NLP based congestive heart failure case finding: A prospective analysis on statewide electronic medical records

Int J Med Inform. 2015 Dec;84(12):1039-47. doi: 10.1016/j.ijmedinf.2015.06.007. Epub 2015 Jul 2.


Background: In order to proactively manage congestive heart failure (CHF) patients, an effective CHF case finding algorithm is required to process both structured and unstructured electronic medical records (EMR) to allow complementary and cost-efficient identification of CHF patients.

Methods and results: We set to identify CHF cases from both EMR codified and natural language processing (NLP) found cases. Using narrative clinical notes from all Maine Health Information Exchange (HIE) patients, the NLP case finding algorithm was retrospectively (July 1, 2012-June 30, 2013) developed with a random subset of HIE associated facilities, and blind-tested with the remaining facilities. The NLP based method was integrated into a live HIE population exploration system and validated prospectively (July 1, 2013-June 30, 2014). Total of 18,295 codified CHF patients were included in Maine HIE. Among the 253,803 subjects without CHF codings, our case finding algorithm prospectively identified 2411 uncodified CHF cases. The positive predictive value (PPV) is 0.914, and 70.1% of these 2411 cases were found to be with CHF histories in the clinical notes.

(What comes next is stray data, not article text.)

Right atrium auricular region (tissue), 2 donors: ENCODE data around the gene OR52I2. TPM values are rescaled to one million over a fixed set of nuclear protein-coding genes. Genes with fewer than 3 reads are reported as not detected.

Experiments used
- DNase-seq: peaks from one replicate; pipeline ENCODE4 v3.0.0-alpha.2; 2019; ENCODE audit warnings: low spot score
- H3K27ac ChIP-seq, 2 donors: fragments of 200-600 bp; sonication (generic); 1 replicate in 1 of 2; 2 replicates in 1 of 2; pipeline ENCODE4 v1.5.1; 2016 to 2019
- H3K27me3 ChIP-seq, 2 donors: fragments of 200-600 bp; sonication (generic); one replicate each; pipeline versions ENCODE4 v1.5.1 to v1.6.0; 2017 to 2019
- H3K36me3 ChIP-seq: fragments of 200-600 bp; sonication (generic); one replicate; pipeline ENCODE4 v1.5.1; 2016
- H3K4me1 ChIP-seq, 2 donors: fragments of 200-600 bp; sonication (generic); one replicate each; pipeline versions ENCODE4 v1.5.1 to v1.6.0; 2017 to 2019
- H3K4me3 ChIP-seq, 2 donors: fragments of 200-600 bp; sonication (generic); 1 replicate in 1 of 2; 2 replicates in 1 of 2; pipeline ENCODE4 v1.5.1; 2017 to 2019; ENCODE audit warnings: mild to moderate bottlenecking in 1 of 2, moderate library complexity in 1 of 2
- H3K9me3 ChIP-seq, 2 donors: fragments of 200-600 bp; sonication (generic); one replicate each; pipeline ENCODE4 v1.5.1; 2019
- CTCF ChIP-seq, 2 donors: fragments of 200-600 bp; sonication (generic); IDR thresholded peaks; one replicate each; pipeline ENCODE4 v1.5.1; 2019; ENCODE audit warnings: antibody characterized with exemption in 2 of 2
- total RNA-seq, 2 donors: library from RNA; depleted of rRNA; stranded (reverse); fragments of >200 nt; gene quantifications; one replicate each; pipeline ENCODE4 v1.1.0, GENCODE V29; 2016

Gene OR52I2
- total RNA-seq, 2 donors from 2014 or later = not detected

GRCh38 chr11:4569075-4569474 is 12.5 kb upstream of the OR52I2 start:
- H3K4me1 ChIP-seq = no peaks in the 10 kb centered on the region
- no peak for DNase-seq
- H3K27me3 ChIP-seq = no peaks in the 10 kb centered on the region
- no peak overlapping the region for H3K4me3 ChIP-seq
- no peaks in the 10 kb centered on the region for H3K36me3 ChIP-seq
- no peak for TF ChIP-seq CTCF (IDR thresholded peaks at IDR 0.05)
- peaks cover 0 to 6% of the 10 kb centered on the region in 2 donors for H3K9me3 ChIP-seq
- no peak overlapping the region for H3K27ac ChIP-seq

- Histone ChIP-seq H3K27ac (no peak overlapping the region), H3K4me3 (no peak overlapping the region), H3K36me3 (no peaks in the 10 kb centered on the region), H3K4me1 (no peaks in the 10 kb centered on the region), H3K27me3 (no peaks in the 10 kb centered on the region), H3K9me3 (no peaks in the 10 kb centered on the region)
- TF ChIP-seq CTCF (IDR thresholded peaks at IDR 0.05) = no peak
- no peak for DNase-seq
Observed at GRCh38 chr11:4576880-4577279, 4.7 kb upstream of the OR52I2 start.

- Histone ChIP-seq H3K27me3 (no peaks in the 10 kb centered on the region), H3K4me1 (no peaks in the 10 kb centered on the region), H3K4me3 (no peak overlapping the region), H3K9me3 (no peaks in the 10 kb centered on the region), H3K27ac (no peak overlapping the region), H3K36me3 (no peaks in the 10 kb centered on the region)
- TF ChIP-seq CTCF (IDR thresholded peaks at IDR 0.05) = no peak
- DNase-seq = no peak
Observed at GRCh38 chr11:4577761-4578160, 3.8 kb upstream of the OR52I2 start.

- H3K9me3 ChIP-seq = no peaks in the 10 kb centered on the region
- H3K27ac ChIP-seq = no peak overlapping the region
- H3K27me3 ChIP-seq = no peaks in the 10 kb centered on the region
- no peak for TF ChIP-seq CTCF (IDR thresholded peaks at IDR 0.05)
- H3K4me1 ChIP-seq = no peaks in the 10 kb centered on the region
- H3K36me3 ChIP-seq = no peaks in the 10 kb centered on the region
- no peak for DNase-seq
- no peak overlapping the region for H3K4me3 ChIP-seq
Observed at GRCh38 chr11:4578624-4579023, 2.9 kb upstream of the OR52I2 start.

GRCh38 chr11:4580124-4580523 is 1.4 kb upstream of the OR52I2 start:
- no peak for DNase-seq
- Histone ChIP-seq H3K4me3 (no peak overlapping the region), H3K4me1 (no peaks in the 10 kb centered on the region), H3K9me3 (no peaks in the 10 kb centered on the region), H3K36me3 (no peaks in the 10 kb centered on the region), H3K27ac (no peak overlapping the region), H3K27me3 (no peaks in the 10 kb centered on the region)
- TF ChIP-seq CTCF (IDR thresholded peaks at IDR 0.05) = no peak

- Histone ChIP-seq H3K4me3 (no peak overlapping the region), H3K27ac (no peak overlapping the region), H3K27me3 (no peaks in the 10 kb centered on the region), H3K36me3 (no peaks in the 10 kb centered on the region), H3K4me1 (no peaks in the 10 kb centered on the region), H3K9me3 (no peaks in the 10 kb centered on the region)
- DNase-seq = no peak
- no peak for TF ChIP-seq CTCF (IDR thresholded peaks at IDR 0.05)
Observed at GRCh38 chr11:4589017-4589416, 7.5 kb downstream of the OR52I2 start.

Conclusions: A CHF case finding algorithm was developed, tested and prospectively validated. The successful integration of the CHF case findings algorithm into the Maine HIE live system is expected to improve the Maine CHF care.

Keywords: Congestive heart failure; Electronic Medical record; Natural language processing; Prospective validation; Random forests.

Publication types

  • Evaluation Study
  • Validation Study

MeSH terms

  • Algorithms*
  • Data Mining / methods*
  • Decision Support Systems, Clinical / organization & administration
  • Electronic Health Records / statistics & numerical data*
  • Heart Failure / epidemiology*
  • Humans
  • Maine / epidemiology
  • Natural Language Processing*
  • Pattern Recognition, Automated / methods*
  • Prevalence
  • Prospective Studies
  • Reproducibility of Results
  • Sensitivity and Specificity
  • Vocabulary, Controlled